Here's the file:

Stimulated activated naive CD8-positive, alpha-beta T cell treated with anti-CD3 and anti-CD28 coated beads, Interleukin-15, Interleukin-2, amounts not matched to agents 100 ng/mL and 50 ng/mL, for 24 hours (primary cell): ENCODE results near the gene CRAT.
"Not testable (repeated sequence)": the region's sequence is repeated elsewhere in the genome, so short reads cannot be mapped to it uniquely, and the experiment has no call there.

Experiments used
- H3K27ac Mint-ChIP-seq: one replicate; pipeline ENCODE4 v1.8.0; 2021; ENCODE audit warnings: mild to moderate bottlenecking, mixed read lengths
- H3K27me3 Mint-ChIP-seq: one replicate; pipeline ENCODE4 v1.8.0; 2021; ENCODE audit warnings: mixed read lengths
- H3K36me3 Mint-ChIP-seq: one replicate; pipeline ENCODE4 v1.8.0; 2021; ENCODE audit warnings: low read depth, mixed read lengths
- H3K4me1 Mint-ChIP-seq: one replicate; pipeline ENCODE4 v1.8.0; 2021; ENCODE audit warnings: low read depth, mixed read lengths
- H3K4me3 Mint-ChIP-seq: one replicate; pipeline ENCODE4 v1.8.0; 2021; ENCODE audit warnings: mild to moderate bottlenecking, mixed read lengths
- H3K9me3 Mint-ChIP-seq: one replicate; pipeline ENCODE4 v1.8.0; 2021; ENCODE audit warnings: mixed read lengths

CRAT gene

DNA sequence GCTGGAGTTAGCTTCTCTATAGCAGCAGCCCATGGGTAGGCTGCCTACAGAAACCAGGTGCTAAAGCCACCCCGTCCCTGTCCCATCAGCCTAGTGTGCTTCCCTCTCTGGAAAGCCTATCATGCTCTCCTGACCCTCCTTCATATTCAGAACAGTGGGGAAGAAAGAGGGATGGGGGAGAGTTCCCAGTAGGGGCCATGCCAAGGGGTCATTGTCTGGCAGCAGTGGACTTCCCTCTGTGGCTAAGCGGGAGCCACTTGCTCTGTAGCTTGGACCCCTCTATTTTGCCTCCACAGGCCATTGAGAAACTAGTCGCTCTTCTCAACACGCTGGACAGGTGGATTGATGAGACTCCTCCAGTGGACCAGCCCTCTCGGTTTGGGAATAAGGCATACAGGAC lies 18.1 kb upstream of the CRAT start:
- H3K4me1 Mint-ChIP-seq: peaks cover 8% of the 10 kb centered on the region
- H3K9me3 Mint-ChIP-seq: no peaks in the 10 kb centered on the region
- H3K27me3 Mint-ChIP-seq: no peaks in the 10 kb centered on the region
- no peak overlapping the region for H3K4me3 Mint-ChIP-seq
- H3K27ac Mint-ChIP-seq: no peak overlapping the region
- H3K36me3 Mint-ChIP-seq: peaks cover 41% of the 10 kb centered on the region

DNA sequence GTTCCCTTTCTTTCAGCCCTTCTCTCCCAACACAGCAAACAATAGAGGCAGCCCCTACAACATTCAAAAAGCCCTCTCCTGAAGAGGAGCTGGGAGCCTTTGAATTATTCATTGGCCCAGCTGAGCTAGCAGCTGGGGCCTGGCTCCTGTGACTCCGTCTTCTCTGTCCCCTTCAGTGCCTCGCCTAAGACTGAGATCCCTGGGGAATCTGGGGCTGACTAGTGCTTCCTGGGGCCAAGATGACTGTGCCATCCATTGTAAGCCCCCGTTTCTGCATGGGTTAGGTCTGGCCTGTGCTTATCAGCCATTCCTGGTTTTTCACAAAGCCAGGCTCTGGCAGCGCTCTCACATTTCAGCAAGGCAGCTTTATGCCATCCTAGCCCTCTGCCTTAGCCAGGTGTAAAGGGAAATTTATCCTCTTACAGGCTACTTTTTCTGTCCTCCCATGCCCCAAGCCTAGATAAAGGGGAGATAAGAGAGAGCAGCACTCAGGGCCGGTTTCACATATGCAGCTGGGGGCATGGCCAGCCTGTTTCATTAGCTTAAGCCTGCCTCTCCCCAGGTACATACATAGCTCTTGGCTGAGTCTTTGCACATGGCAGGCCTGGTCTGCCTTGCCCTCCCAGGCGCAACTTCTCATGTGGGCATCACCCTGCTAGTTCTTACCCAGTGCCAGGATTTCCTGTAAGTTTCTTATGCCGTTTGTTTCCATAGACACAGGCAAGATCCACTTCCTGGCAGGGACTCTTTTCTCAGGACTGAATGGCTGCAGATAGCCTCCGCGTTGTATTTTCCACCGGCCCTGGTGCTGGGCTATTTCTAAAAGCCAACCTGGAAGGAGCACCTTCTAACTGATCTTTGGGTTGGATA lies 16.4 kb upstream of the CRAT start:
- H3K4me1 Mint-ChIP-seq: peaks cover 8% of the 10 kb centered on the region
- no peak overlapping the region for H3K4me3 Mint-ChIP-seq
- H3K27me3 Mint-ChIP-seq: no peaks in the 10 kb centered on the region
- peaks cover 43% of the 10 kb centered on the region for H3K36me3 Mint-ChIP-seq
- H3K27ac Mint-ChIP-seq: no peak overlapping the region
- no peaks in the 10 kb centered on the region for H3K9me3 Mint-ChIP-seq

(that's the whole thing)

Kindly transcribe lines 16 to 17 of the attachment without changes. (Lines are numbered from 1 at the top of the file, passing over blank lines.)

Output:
- H3K27ac Mint-ChIP-seq: no peak overlapping the region
- H3K36me3 Mint-ChIP-seq: peaks cover 41% of the 10 kb centered on the region